Just in Time for Halloween, DOL Fiduciary Rule May Return from the Dead
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Just when we thought the Department of Labor’s (“DOL”) Fiduciary Standard Rule was officially dead, comes word that the Department may be taking another run at a Rule.

First, a review of the Rule’s history. The DOL in April 2016 approved a Fiduciary Standard Rule for those providing investment advice in connection with retirement accounts. The regulation allowed for use of a Best Interest Contract Exemption (“BIC”) with investors containing a predispute arbitration agreement, but class action waivers were not permitted. 

Not so Fast

President Trump in February 2017 ordered the Secretary of Labor to undertake a review of the Rule, that had been scheduled to go into effect in phases starting April 2017. DOL announced that it was delaying for 60 days the Rule’s implementation. Thus, the first phase of the Fiduciary Standard Rule went into effect starting June 2017 and a second phase was to be implemented January 2018. DOL later filed a proposal to delay until July 2019 the planned January 2018 implementation of Phase II of the Rule. The delay became official November 2017 when a Notice was published in the Federal Register. Meanwhile, the SEC moved ahead with its own regulation.

The Fifth Circuit Kills the Rule

In Chamber of Commerce of the United States v. Department of Labor, 885 F.3d 360 (5th Cir. Mar. 15, 2018), a split Court vacated in its entirety the Department’s Rule. Then, the Fifth Circuit on May 2 unanimously denied motions by California, New York, and Oregon and AARP to intervene and seek en banc review. Thereafter, the three States on May 16th filed a Motion for Reconsideration or in the alternative permission to petition for en banc review. On May 22nd the Panel ruled 2-1 to deny both requests. The DOL’s time to Petition for Certiorari expired June 13th, and on June 21st the Fifth Circuit issued a Mandate, providing: “It is ordered and adjudged that the judgment of the District Court is reversed, and vacate the Fiduciary Rule in toto.” The Rule was officially dead. Or was it?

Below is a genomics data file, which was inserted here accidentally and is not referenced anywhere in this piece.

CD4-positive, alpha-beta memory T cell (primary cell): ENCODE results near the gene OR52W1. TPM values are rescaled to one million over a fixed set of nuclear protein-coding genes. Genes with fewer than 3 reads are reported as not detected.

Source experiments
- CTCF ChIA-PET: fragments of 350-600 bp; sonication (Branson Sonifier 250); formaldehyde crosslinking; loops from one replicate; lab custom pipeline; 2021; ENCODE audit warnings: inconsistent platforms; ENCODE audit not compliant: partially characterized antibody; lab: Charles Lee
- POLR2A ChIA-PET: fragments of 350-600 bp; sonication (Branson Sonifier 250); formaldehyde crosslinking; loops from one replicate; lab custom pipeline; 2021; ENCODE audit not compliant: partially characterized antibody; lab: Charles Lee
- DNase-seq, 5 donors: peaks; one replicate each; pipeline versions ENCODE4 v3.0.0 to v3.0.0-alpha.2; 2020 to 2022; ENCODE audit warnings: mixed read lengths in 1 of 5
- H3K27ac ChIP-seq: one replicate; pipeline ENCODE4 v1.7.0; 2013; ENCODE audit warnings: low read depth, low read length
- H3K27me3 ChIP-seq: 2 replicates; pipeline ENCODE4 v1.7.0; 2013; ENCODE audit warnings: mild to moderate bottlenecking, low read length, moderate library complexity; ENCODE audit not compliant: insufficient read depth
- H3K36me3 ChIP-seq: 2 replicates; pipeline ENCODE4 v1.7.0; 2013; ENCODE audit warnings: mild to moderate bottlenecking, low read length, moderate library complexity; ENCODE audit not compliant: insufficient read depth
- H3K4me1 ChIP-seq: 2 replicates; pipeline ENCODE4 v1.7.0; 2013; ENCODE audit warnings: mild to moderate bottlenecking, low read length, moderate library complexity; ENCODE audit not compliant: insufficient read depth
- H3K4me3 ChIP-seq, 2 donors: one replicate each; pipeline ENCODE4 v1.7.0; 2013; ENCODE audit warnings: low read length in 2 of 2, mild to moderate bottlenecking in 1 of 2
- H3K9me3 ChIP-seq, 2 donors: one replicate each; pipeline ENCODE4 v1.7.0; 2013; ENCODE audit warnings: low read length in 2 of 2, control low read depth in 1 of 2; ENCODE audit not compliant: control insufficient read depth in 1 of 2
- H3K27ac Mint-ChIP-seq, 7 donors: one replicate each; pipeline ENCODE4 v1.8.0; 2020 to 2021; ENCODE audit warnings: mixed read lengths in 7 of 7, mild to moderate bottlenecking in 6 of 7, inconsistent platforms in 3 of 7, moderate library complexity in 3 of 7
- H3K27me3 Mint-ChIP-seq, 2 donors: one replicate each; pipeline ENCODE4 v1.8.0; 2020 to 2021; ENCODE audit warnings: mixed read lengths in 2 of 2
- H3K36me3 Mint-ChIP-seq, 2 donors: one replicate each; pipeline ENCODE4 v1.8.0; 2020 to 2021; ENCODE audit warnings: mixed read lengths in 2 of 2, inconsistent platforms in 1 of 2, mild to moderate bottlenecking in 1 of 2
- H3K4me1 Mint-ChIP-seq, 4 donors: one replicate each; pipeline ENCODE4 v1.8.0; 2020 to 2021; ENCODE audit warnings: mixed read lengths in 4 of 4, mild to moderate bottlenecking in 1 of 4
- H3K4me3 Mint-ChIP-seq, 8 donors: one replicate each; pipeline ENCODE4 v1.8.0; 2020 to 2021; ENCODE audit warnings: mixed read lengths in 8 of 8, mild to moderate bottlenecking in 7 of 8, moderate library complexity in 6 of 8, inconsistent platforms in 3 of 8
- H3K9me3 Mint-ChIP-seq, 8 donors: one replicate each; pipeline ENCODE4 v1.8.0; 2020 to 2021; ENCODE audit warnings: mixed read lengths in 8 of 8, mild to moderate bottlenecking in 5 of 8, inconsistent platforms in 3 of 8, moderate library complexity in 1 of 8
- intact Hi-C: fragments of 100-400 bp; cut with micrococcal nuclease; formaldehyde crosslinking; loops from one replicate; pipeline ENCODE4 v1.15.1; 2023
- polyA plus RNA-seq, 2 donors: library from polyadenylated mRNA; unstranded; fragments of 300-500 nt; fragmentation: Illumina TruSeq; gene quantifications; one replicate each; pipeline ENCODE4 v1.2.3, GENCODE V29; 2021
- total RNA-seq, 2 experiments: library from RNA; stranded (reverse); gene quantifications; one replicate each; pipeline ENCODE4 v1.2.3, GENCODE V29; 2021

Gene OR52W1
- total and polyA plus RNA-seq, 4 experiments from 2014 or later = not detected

It’s Baaack

The DOL on October 18 issued its updated Regulatory Agenda that includes an item (RIN: 1210-AB82) on the now-defunct Rule with this description: “On April 8, 2016, the Department replaced the 1975 regulation with a new regulatory definition [of fiduciary]. The new regulatory definition was vacated in toto in Chamber of Commerce v. Department of Labor…. The Department is considering regulatory options in light of the Fifth Circuit opinion.” DOL projects a final rule by September 2019. 

Our Take: SEC and DOL Coordination is Coming

Recall that the SEC is indeed moving ahead with its own Rule, as authorized by Dodd-Frank section 913(g)(1). Specifically, the SEC published in the Federal Register on May 9th three proposals to establish a uniform fiduciary standard: Regulation Best Interests, Vol. 83, No. 90, Page 21574 (17 CFR Part 240); Standard of Conduct for Investment Advisers, Vol. 83, No. 90, Page 21203 (17 CFR Part 275); and Form CRS Relationship Summary and Form ADV, Vol. 83, No. 90, Page 21416 (17 CFR Parts 240, 249, 275 and 279). Publication triggered a 90-day public comment period for all three that expired August 7th (see SAA 2018-31 (Aug. 15) for our analysis of the thousands of comments received). Our guess is that the two agencies will coordinate their efforts.

(ed: Time will tell!)

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